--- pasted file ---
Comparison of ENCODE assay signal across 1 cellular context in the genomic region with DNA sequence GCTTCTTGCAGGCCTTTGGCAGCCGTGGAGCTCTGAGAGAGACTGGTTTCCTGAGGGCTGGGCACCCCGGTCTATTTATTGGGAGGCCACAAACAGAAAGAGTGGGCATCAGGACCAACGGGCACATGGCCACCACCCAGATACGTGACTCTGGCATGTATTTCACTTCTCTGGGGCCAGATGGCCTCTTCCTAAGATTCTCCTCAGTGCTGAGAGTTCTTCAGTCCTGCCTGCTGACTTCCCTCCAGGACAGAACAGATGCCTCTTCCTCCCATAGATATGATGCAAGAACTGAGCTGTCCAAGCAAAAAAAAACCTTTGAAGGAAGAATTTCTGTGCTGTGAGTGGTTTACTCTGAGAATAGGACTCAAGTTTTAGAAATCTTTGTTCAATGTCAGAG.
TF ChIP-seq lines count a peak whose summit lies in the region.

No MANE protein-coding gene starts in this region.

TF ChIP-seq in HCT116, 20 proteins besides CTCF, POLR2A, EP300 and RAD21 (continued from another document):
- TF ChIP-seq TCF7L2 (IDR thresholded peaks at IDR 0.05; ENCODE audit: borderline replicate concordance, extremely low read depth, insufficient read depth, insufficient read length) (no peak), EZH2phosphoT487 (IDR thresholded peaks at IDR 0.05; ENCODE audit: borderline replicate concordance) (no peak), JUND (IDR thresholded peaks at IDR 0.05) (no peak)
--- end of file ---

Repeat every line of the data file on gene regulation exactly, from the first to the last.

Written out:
Comparison of ENCODE assay signal across 1 cellular context in the genomic region with DNA sequence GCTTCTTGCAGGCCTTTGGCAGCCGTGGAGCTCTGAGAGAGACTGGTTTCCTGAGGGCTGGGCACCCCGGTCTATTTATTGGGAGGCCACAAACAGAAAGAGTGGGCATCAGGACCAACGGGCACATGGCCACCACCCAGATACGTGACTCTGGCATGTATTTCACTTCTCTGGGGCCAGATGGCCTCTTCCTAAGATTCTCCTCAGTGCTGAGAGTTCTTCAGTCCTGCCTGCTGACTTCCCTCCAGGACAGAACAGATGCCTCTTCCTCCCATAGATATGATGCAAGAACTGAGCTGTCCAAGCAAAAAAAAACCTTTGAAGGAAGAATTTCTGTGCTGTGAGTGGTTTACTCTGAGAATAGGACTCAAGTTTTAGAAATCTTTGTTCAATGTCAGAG.
TF ChIP-seq lines count a peak whose summit lies in the region.

No MANE protein-coding gene starts in this region.

TF ChIP-seq in HCT116, 20 proteins besides CTCF, POLR2A, EP300 and RAD21 (continued from another document):
- TF ChIP-seq TCF7L2 (IDR thresholded peaks at IDR 0.05; ENCODE audit: borderline replicate concordance, extremely low read depth, insufficient read depth, insufficient read length) (no peak), EZH2phosphoT487 (IDR thresholded peaks at IDR 0.05; ENCODE audit: borderline replicate concordance) (no peak), JUND (IDR thresholded peaks at IDR 0.05) (no peak)